But it turns out that Osedax worms are not the only animals that eat whale bones. In a recent paper in Biological Bulletin, MBARI researcher Shannon Johnson describes two new species of bone-eating snails. One of the new snails, Rubyspira osteovora, is the second most abundant animal (after Osedax worms) at the deepest Monterey whale fall.
Johnson and her colleagues are still trying to determine if these snails can digest whale bones directly or require the help of "symbiotic" bacteria. If Rubyspira snails do not require symbiotic bacteria to digest bone, they would be the only known marine animals capable of surviving on a diet of bone alone. They also appear to be "living fossils," representing a lineage that survived from the time of the dinosaurs (the Cretaceous era).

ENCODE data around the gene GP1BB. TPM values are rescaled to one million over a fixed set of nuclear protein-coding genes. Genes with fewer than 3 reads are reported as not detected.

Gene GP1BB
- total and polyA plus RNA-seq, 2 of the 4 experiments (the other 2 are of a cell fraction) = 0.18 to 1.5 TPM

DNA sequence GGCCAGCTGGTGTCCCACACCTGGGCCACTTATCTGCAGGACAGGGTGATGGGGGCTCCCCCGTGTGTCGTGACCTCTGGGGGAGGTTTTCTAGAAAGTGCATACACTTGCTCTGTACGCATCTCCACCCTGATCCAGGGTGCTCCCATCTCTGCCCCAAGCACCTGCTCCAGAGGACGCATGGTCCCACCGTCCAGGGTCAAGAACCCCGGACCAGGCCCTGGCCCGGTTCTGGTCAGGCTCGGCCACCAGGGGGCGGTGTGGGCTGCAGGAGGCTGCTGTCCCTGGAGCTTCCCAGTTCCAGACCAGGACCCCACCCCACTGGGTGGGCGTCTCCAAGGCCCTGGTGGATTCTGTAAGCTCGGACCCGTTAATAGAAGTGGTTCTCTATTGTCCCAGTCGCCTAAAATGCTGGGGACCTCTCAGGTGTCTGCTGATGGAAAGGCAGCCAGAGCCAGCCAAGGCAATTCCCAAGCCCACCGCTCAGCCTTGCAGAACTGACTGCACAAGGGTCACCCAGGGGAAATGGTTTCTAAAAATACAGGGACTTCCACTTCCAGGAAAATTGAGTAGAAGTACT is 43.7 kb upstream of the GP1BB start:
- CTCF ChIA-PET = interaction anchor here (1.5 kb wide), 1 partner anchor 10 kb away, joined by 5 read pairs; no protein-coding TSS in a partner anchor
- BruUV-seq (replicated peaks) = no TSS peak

With all of these worms and snails feeding on them, whale carcasses in Monterey Canyon do not seem to last as long as those observed elsewhere. Lundsten's paper suggests that the whale carcasses in Monterey Canyon will completely decompose in less than 10 years.
In contrast, whale carcasses studied off Southern California may survive for 50 to 100 years. Lundsten and his coauthors suggest that the Southern California whale carcasses last longer because: 1) They lie in deep basins where the seawater contains very little oxygen (and thus fewer Osedax worms); and 2) They are mostly adult whales, which have thicker, more heavily calcified bones, whereas the whales in Monterey Bay were mostly juveniles.
Even though the whale carcasses that were "planted" in Monterey Canyon are rapidly disappearing, they continue to support interest
|Contact: Kim Fulton-Bennett|
Monterey Bay Aquarium Research Institute